FIRST THINGS FIRST. This is a proposal, a plan. Not a sure thing, by any means. It goes before the Marquette Planning Commission May 1st.
But it’s fair to say that this proposed condo development, on the site of a former foundry that was recently torn down, is no small potatoes.
It would be two buildings, just off North Lakeshore Boulevard, each five stories high. A total of 96 two bedroom condo units. Likely priced in the 300’s. Some retail or office spaces on the bottom floor.
They’ll be located on just over three acres. More than 20% of the property will be dedicated to green space.
Total cost of the development, according to Dan Keller, the project manager and realtor: at least $20 million.
The developers are a Chicago group. They’ve been involved with the proposed UP the Sky mall near the new Meijer store–which has been stalled for the last year. They had previously proposed turning the old foundry on Lakeshore into a high end mall but that fell apart when they determined the building would be too costly to fix. The city then required them to tear it down.
They’ve also invested in other developments around town.
But this–the Picnic Rocks Condos, as it’s being called–would certainly be the biggest, and it’s generating some concern from the neighbors.
Sue Schauland and her husband Ken own the Nestledown Bed and Breakfast next door. “Obviously they are trying to cram as much as they can onto a small lot to maximize their investment,” Sue says of the developers.
She’s worried about traffic, the density of the project, the height and size of the buildings, and the overall effect on Lakeshore Boulevard and the surrounding neighborhood. It’s mostly residential, and most of the structures are one or two stories, though there is a four story building farther to the west.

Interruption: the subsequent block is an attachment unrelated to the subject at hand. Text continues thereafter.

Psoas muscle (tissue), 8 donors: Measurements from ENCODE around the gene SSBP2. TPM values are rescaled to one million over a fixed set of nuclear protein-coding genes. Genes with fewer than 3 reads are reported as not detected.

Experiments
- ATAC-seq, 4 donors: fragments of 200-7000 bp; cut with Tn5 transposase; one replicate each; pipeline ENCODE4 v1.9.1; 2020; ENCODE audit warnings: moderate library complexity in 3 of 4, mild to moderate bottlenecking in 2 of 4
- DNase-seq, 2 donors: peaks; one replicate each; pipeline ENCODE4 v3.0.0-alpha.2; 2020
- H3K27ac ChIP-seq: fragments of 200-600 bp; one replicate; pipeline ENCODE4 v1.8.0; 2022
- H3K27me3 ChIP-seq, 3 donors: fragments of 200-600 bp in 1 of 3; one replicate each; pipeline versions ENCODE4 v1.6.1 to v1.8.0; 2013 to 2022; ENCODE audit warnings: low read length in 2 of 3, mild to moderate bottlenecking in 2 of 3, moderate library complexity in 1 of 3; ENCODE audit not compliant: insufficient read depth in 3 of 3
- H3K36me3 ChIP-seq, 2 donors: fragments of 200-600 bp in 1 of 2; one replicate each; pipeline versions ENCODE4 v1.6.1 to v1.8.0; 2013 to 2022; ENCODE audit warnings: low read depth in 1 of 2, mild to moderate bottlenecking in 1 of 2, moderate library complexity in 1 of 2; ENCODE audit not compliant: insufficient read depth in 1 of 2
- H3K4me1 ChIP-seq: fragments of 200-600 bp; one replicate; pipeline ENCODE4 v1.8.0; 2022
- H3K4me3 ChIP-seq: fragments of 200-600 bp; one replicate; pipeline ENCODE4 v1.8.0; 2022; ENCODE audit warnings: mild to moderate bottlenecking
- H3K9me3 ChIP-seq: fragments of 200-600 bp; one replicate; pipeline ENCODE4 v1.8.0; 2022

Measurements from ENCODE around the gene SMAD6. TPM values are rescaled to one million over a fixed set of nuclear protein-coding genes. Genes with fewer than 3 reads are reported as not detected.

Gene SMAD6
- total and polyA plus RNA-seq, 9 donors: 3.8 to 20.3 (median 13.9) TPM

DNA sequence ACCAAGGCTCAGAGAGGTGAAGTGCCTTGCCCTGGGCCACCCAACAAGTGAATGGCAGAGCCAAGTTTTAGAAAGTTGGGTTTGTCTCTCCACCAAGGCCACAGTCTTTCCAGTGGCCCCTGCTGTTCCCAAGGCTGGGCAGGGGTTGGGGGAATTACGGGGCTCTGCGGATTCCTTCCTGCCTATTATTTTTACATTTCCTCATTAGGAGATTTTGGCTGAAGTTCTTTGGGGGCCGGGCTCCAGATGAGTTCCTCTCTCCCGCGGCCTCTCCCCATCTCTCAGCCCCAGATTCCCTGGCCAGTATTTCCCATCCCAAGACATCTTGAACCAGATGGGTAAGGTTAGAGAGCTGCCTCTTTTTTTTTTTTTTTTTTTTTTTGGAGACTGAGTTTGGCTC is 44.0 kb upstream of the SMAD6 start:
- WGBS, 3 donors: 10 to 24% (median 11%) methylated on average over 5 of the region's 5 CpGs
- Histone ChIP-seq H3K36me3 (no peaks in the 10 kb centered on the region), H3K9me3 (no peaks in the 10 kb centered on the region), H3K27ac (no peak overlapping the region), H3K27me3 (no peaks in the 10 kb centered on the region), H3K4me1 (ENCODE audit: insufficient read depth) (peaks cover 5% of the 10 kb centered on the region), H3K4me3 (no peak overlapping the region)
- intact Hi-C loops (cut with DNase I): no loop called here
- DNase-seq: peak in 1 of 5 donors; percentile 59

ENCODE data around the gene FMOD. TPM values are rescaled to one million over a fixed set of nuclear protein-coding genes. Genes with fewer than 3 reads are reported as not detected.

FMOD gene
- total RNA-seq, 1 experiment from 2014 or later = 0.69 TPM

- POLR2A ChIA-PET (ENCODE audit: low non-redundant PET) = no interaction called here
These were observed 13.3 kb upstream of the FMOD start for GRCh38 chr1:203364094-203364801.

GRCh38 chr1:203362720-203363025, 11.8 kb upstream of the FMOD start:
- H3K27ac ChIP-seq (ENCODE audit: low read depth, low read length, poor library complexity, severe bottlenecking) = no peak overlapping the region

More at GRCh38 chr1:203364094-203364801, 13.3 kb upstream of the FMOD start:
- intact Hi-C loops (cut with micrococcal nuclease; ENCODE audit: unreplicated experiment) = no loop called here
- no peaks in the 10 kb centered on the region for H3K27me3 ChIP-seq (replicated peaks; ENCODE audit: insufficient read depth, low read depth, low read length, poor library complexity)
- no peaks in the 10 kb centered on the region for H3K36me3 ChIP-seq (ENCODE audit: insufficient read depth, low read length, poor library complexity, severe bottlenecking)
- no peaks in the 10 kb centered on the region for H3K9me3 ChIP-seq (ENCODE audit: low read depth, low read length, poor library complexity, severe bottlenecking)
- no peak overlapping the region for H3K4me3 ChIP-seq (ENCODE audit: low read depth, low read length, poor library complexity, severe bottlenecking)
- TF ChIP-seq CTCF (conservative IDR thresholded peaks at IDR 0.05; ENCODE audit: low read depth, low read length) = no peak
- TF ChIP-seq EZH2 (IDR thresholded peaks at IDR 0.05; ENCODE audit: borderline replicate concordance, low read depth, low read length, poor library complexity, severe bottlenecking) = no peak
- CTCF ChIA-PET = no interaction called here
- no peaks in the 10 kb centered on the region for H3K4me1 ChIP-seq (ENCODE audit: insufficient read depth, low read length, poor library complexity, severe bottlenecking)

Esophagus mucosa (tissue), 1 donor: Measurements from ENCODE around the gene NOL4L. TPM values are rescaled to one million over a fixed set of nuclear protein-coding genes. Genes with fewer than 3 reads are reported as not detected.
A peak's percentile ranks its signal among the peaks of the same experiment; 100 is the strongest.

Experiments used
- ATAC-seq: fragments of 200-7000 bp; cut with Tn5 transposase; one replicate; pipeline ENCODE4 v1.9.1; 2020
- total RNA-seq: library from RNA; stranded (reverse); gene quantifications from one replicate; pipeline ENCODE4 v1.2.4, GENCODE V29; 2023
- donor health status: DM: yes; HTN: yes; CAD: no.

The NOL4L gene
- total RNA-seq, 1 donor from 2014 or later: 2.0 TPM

Keller, the project developer, says the proposed development will fit in just fine. “The curb appeal of the condos will enhance Marquette,” he tells you. “They’re beautiful buildings designed by a world class architect.”
He says the building closest to Lakeshore will be about 100 feet away from the road, and it’ll be somewhat buffered from the road by a few, old, established trees.
Dave Stensaas, the city planner, says a 2016 countywide study–a Target Market Analysis– concluded that Marquette could handle a greater population and housing density.
“We can absorb a lot more than this,” Stensaas explains, referring to the proposed condos.
But, of course, not everyone will agree.
This is just the latest evidence of growing pains for a town that’s becoming increasingly appealing to outsiders. Is the proposed development too much, too big, too rich, too close to the Lake? Or is it just answering the market demand, with aesthetically pleasing buildings on underutilized space?
We’re likely to hear those arguments, and a lot more, in the months ahead.
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